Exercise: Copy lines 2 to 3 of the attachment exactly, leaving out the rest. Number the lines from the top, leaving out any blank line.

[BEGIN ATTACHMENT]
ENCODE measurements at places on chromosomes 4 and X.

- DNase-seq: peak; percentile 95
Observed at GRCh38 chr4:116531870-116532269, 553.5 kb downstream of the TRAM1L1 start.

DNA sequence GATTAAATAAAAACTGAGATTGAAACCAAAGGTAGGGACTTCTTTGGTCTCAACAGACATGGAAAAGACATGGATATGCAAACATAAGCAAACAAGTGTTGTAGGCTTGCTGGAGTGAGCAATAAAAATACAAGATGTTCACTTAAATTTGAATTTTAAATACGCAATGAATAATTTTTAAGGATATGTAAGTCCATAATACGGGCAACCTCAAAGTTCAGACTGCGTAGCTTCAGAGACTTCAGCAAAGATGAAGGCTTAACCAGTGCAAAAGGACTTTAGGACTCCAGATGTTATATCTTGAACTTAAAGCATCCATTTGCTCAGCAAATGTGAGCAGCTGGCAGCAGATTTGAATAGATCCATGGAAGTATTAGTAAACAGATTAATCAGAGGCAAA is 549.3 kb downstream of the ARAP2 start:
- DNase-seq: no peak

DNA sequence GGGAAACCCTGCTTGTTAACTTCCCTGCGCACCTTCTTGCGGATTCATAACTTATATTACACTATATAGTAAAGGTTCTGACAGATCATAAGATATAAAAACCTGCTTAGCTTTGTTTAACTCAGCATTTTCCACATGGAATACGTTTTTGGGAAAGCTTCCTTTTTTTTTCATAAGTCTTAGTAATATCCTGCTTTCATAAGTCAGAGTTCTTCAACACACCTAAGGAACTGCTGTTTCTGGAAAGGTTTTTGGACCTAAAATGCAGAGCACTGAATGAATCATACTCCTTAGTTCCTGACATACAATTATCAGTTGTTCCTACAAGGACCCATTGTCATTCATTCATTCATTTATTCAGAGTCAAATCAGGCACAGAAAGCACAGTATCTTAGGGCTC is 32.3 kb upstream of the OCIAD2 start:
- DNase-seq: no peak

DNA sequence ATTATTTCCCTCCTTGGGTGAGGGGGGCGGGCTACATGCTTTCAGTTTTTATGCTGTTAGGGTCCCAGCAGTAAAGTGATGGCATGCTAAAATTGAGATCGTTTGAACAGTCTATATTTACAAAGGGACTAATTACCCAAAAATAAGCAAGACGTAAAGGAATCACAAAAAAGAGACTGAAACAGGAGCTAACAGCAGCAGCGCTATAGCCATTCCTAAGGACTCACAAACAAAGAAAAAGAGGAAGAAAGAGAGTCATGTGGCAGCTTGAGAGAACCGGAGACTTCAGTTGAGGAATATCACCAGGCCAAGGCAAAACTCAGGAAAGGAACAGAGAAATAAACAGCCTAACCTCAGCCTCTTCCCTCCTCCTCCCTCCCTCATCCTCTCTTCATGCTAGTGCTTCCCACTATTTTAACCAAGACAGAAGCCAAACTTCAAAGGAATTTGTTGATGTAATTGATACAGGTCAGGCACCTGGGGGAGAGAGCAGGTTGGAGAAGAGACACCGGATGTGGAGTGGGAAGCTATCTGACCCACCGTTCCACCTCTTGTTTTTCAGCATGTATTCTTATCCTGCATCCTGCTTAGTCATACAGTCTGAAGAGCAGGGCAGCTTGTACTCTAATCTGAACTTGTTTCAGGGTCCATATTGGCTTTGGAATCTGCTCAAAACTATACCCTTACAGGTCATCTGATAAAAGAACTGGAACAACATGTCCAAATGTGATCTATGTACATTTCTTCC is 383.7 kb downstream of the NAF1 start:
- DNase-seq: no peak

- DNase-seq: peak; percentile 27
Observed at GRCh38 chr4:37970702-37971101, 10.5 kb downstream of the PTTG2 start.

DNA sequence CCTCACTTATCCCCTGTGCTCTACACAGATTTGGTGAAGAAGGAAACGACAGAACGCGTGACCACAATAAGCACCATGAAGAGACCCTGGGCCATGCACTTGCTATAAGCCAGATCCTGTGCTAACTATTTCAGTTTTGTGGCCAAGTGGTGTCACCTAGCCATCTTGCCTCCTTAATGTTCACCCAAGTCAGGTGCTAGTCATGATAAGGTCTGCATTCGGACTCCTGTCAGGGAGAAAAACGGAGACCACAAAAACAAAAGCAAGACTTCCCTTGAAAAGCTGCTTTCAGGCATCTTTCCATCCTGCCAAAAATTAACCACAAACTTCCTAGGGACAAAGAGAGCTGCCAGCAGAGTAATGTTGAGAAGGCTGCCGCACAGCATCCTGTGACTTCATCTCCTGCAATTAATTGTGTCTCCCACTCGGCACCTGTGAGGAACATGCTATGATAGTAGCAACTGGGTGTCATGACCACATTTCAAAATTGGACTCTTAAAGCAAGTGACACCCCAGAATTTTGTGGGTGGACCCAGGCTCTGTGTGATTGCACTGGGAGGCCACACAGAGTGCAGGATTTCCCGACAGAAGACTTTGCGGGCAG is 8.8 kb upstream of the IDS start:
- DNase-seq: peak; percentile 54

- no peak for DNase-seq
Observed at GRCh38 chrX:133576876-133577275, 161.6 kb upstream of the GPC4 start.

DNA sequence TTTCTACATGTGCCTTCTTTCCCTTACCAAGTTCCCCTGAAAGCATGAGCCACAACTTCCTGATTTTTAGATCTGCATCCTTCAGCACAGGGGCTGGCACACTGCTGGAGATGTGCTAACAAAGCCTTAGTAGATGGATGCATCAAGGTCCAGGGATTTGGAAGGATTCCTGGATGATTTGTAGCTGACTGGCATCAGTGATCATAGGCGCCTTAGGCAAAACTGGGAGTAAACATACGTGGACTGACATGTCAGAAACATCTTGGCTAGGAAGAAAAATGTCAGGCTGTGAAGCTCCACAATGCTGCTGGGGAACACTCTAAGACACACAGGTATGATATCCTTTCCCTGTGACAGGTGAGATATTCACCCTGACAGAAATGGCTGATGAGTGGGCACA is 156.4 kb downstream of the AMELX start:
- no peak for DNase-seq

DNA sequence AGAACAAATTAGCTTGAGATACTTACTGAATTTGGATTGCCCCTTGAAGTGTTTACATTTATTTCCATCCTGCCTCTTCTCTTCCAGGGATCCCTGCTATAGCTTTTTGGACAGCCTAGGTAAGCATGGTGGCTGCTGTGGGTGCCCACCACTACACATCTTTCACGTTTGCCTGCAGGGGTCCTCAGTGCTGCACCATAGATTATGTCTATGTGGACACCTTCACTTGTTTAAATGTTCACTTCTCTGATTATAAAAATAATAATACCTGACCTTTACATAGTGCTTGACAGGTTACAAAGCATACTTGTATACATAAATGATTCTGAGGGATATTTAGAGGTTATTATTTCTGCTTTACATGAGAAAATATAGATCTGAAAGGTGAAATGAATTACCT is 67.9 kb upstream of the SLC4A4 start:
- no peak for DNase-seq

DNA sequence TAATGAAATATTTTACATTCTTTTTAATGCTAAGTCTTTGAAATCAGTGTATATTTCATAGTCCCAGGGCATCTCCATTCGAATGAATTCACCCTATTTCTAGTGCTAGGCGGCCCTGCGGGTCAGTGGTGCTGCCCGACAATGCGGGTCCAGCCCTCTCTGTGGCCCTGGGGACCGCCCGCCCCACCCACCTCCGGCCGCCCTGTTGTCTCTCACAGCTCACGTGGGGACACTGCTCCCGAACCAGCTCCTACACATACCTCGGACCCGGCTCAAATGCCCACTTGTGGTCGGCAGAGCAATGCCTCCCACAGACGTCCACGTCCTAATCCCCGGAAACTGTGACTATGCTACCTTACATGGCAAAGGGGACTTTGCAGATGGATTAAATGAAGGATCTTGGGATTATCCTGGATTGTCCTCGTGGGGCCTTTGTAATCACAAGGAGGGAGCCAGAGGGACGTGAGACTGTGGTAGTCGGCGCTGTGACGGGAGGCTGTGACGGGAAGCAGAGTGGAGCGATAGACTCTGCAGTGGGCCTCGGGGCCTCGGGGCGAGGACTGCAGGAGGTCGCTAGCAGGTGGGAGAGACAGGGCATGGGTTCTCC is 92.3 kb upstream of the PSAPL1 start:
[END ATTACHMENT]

- DNase-seq: peak; percentile 95
Observed at GRCh38 chr4:116531870-116532269, 553.5 kb downstream of the TRAM1L1 start.